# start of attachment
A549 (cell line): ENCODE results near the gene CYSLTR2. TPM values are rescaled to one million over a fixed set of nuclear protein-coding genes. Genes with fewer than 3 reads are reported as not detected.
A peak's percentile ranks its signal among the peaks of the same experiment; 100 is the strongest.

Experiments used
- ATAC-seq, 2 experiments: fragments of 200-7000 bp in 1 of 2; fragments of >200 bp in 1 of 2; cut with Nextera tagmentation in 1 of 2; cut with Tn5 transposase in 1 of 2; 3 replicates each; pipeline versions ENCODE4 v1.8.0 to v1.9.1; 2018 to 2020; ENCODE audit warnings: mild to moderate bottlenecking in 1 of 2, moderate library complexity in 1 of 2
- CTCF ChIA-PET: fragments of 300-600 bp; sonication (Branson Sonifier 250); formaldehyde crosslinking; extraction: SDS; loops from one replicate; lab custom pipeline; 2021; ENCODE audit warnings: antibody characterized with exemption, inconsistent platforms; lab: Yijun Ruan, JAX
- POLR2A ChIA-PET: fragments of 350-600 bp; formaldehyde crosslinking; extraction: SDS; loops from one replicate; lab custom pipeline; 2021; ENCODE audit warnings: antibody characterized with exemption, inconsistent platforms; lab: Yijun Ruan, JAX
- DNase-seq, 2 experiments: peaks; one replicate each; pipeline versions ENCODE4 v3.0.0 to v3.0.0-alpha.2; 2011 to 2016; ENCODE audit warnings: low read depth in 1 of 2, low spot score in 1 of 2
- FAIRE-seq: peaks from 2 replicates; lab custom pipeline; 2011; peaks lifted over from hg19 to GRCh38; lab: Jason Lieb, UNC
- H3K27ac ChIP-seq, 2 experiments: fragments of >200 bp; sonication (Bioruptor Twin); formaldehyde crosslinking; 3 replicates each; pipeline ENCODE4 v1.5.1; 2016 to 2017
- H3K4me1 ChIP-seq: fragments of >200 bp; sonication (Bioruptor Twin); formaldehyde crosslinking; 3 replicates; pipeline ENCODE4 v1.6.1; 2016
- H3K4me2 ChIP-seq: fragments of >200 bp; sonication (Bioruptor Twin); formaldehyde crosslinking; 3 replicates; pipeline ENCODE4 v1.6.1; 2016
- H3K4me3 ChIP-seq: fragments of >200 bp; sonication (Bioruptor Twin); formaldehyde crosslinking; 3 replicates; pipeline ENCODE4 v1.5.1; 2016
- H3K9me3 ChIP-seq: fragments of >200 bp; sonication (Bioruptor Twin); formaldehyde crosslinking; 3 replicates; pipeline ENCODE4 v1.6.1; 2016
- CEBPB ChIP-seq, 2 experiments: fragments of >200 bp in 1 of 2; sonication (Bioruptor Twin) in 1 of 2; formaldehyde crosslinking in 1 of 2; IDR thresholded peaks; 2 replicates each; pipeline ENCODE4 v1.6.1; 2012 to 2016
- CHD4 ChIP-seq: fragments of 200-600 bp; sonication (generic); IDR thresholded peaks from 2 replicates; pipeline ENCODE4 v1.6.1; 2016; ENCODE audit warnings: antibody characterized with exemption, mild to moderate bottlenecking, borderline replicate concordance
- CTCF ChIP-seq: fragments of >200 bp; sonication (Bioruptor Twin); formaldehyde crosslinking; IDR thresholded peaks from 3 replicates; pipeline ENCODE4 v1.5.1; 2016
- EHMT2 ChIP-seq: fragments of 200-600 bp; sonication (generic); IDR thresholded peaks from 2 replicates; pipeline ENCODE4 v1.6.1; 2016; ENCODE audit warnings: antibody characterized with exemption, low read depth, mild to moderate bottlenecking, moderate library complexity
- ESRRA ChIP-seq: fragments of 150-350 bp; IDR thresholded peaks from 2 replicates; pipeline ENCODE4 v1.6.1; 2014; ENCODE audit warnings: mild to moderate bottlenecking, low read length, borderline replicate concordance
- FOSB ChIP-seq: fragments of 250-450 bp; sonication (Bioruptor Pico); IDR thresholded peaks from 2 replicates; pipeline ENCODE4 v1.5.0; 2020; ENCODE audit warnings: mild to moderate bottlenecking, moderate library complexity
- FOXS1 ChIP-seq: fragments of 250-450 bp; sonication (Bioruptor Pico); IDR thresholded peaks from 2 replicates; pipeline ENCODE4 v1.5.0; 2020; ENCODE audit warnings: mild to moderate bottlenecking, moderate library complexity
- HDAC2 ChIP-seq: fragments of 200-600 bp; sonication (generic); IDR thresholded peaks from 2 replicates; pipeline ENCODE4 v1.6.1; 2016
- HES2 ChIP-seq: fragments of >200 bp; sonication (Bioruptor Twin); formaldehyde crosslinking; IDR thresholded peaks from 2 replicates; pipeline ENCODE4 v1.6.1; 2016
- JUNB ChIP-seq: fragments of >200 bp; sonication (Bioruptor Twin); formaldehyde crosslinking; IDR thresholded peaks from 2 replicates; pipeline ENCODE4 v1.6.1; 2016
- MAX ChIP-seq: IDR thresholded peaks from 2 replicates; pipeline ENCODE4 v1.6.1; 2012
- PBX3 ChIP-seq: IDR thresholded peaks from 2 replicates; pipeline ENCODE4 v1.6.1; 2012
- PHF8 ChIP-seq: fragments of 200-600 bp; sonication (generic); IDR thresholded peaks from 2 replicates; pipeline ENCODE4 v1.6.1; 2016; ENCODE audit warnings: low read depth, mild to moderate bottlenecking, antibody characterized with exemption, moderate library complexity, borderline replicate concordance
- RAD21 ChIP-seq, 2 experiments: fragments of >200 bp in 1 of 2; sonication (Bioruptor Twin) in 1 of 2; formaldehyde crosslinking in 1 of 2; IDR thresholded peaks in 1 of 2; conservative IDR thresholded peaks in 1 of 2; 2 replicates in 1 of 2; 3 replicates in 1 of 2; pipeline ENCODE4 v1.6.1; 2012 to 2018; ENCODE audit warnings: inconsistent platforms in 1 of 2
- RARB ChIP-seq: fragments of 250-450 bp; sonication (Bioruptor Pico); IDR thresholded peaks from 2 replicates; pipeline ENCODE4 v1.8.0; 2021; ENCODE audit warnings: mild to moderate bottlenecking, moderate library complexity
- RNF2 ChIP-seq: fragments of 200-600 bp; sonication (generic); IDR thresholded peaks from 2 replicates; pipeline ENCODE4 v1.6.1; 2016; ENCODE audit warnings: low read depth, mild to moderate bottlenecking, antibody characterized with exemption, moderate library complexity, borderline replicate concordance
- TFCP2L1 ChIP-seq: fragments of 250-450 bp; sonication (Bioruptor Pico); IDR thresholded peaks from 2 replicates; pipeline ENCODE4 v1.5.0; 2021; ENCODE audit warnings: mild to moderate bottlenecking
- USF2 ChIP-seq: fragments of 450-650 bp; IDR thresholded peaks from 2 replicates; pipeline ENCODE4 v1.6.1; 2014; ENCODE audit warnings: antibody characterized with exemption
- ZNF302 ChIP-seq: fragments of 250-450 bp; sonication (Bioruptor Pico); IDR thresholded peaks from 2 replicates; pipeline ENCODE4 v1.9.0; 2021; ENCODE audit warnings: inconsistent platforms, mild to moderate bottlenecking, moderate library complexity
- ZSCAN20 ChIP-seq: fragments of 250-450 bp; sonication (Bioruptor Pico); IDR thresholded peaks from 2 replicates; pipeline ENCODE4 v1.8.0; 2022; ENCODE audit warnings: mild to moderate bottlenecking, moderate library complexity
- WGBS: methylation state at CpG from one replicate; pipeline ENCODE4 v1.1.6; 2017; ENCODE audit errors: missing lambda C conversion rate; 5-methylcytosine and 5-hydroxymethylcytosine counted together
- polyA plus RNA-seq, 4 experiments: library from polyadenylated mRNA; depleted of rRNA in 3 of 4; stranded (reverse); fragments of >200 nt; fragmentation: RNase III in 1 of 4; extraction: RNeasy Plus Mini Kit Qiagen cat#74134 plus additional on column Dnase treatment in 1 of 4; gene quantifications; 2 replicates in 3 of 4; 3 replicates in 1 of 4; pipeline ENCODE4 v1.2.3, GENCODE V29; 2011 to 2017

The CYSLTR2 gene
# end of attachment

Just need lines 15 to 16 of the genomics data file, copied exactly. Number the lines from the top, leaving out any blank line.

- CHD4 ChIP-seq: fragments of 200-600 bp; sonication (generic); IDR thresholded peaks from 2 replicates; pipeline ENCODE4 v1.6.1; 2016; ENCODE audit warnings: antibody characterized with exemption, mild to moderate bottlenecking, borderline replicate concordance
- CTCF ChIP-seq: fragments of >200 bp; sonication (Bioruptor Twin); formaldehyde crosslinking; IDR thresholded peaks from 3 replicates; pipeline ENCODE4 v1.5.1; 2016